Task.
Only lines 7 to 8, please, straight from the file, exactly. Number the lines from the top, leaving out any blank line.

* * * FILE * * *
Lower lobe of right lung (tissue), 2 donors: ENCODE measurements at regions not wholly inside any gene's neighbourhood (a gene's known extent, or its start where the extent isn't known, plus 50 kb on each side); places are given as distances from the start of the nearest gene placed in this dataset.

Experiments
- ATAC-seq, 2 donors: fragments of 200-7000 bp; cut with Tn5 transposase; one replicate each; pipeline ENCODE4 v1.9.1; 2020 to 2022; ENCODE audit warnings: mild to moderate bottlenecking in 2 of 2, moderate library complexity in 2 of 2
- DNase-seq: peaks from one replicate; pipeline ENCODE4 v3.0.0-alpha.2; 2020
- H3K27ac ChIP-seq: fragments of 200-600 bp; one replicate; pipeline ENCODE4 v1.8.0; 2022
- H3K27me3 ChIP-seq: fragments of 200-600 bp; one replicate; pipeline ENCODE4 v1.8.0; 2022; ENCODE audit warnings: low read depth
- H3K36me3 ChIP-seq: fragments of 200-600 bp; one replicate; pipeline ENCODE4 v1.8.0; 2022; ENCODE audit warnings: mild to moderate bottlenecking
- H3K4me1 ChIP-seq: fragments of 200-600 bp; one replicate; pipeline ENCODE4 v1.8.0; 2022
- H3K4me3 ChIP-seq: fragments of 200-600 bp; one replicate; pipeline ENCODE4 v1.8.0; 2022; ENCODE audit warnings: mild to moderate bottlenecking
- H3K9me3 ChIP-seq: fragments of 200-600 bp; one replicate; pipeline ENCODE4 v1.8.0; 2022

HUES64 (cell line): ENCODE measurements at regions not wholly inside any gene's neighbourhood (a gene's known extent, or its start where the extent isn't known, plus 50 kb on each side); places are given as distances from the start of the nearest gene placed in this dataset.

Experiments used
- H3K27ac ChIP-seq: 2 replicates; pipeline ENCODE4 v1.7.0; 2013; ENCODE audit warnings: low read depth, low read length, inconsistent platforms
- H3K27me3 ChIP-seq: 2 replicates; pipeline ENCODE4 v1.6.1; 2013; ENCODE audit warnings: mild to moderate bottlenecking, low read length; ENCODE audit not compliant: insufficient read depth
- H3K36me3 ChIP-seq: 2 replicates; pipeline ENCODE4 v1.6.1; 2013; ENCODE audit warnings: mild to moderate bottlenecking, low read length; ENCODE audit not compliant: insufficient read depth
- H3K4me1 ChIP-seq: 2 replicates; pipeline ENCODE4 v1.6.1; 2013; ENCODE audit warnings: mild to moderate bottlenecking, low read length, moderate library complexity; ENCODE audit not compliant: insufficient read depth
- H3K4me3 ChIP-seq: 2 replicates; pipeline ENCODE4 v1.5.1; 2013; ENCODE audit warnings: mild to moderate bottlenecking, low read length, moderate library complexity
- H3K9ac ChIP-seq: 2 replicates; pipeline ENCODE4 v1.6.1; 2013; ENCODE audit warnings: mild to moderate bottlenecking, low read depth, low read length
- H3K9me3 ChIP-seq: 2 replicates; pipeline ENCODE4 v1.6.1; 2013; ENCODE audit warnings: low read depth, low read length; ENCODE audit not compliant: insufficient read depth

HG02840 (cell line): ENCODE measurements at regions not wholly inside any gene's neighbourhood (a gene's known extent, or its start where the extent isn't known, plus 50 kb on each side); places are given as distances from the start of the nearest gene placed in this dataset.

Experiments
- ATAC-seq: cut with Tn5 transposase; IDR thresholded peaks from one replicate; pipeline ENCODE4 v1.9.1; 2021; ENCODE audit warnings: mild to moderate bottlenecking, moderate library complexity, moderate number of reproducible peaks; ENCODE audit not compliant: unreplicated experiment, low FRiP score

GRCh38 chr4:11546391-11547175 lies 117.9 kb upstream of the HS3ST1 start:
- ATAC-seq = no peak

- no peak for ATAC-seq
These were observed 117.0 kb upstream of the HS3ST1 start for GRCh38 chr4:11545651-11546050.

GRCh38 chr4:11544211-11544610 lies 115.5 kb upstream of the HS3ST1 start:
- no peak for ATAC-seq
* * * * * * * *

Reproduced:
- H3K36me3 ChIP-seq: fragments of 200-600 bp; one replicate; pipeline ENCODE4 v1.8.0; 2022; ENCODE audit warnings: mild to moderate bottlenecking
- H3K4me1 ChIP-seq: fragments of 200-600 bp; one replicate; pipeline ENCODE4 v1.8.0; 2022